The sales and marketing director for golf’s biggest shoe brand on participation, Paolo Nutini and why we should focus on the positive aspects of golf.
What’s your favourite golf course?
It would have to be Sunningdale New. As soon as you are there and you stand on the first tee you know it is a proper golf course with a lot of history and heritage. It’s a really tough test and sometimes you come off it and you might feel a little beaten, but I quite enjoy that as it means you have played a really strong layout.
What’s the best shot you’ve ever played?
When I was a junior I was playing in the final of the seniors’ matchplay at my old club and I hit a five wood over a pond on a par three. I debated whether I should do it, but I hit it and got it to within ten feet. At the time that was as big a competition as I had ever played in, and to hit the shot that I wanted to was good.
Who’s your favourite golfer of all time and why?
It is going to be a cliché, but it has to be Seve. I saw a video the other day of him playing the Masters and you just look at the way that he swung and the way he was generally on the golf course. He was a really enjoyable guy to watch and he’s still a huge influence on the game.
If you could change one thing about the golf industry, what would it be?
To be able to increase participation would be great for all concerned; golf pros, retailers, golf course owners and manufacturers. I’d like to focus on the positives though; the non-golfing media are talking about golf struggling, but actually there are a lot of positives. Brands are continually bringing out good products, whether that be ourselves, hardware and golf ball brands, and there are a lot of good products coming out which is exciting for the retailer and the consumer. The brands are understanding a bit better about when to bring out products and you have the young brigade at the top of the world rankings – McIlroy, Day, Spieth and golf in the Olympics for the first time, so focusing on the positives would be a nice change from some people. Don’t get me wrong, the golf industry isn’t what it was ten years ago when it was booming and it seemed like a golf course was being built every few minutes. It’s not an easy industry but there are a lot of positives.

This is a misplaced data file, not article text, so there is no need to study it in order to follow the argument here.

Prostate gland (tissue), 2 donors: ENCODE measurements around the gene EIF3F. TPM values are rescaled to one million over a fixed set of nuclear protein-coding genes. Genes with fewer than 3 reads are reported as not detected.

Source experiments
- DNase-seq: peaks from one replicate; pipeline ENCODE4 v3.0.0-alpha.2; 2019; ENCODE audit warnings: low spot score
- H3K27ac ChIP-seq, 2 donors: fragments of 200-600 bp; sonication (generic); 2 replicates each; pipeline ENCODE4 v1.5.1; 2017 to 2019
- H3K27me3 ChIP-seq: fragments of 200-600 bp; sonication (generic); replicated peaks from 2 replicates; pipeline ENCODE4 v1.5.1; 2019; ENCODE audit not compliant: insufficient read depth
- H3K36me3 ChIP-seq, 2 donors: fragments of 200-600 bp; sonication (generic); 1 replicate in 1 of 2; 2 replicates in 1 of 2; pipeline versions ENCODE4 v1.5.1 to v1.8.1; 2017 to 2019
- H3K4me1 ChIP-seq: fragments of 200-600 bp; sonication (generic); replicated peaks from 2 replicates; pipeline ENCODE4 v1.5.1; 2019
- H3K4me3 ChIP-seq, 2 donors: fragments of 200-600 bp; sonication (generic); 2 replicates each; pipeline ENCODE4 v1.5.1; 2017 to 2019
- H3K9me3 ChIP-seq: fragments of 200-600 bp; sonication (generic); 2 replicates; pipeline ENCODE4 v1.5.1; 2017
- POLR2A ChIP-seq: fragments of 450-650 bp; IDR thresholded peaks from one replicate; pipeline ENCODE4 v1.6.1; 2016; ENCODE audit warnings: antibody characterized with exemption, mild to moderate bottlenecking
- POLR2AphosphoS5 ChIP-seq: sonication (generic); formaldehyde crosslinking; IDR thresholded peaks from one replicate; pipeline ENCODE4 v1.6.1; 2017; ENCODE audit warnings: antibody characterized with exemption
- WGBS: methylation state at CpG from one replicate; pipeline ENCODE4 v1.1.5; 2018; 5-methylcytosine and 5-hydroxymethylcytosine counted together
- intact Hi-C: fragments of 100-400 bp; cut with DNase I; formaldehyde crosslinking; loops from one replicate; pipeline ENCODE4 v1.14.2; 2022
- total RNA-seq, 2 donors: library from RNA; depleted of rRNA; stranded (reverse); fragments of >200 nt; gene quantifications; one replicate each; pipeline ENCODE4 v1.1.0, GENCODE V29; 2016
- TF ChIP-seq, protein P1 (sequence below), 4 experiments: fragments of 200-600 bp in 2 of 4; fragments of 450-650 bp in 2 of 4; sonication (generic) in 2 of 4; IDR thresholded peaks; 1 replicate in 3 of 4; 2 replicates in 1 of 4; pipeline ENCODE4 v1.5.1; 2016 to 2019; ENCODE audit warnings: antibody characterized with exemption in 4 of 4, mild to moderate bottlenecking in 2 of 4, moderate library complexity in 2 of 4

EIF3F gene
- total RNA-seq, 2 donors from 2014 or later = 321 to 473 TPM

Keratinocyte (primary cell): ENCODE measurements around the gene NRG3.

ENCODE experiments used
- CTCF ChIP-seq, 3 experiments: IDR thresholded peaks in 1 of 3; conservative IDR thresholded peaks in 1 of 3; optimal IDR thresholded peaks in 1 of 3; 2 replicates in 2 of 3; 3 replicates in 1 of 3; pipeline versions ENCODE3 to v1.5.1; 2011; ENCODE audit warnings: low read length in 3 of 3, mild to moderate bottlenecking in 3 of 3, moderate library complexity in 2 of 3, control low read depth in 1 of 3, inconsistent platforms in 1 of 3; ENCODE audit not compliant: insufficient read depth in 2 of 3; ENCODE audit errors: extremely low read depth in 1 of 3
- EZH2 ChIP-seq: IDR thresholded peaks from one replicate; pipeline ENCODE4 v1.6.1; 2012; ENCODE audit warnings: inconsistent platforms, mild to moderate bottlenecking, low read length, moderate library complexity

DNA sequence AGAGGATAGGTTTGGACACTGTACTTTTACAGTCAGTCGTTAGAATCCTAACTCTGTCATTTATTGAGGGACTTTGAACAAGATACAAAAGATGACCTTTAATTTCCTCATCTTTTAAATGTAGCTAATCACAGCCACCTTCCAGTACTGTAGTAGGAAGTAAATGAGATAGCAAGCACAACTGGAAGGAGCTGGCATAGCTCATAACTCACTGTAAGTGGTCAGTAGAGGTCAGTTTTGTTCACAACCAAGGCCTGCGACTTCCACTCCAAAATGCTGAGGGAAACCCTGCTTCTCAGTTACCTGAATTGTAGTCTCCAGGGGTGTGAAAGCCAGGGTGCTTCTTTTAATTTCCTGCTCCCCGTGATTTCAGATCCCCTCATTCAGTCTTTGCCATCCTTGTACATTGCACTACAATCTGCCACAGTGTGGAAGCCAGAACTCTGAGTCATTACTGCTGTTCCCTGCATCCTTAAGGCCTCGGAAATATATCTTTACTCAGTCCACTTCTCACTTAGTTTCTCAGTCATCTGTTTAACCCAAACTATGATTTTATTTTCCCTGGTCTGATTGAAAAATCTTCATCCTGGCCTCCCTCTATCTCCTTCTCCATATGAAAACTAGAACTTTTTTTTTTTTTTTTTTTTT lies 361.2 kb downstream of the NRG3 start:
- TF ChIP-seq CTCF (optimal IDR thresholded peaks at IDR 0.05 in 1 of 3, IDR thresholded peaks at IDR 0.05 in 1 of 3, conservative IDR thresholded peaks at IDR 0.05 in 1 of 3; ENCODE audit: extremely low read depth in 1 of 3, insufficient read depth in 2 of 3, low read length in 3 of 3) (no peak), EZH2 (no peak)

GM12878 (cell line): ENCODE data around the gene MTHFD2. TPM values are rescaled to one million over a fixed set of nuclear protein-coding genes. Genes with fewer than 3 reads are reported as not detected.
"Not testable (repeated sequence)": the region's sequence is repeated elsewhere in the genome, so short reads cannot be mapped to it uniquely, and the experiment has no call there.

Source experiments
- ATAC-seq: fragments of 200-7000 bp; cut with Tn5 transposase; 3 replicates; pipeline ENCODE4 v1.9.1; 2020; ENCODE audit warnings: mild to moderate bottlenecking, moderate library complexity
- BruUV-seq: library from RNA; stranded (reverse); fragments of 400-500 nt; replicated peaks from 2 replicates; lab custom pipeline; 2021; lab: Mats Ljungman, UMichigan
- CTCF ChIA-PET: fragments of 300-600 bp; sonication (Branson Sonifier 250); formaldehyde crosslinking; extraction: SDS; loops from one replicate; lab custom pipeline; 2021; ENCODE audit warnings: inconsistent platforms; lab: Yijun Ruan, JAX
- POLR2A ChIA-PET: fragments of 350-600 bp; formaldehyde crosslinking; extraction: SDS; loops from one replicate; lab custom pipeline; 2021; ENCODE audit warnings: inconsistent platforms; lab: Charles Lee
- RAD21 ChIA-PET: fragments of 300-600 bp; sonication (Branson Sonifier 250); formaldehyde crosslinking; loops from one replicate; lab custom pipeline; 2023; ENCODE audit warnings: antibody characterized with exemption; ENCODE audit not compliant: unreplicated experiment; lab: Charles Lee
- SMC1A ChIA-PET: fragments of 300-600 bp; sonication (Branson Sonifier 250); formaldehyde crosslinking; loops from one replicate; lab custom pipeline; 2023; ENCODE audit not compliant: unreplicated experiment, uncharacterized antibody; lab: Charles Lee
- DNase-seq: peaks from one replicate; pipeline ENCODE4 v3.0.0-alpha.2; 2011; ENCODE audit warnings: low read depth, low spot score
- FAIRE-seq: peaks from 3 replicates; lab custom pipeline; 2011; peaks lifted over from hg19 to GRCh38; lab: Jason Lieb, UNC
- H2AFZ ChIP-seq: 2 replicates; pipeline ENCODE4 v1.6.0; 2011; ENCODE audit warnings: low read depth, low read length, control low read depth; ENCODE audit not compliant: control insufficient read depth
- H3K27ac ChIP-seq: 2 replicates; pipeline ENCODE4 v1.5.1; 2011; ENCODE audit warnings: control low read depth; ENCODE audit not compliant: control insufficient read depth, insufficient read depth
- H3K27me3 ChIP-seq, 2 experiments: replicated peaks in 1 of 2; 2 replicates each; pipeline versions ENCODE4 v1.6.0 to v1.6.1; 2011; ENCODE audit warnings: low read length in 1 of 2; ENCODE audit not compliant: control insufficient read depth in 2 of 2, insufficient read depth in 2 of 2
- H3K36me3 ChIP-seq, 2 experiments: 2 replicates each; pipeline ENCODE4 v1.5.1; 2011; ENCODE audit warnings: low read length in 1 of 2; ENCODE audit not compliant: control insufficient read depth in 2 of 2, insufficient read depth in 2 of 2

What do you enjoy most about your job?
Specific to my role would be the variety, so being involved in product development meetings, working with the sales team, helping to develop marketing strategies, getting involved in forecasting. There is no typical day and, while trying to keep all the plates spinning can be a challenge, it does make it very enjoyable.
What’s the hardest part of it?
Probably when you have a really creative session, whether it be marketing or a product meeting, and there is so much good stuff to do that you can’t do all of it so you have to leave some things. Having to leave some really good ideas on the bench to come back to another day can be tough.
What’s the biggest issue facing golf?
I think it comes back to participation. National Golf Month has been fantastic, it has drawn people back into the game, but I think what is missing is that link of people going to the range a few times and going to pitch and putt to that next step. There is a significant step to membership and accessibility. We are doing a good job getting people interested, but I don’t think we have worked out what that next step is to keep them and hold them in the game.
Who would you invite to your ideal dinner party if it was you and five other people?
Noel Gallagher, Richard Branson – I find it interesting how he started with nothing and got to where he is today – David Mitchell, because he makes me laugh just looking at him, Seve and Henrik Stenson as he has a sense of humour that really makes me laugh.
What’s your favourite film?
Ocean’s 11. It is very clever, slick and humorous and while the people are doing bad things there is a lot to like about them.
The most played songs on your iPod are?
Paolo Nutini‘s Pencil Through of Lead and anything by Oasis.
If you weren’t working in golf, where would you be?
I would probably be a French and German teacher as I studied these at University, so if I hadn’t been fortunate enough to get into golf I would have used my languages translating or teaching.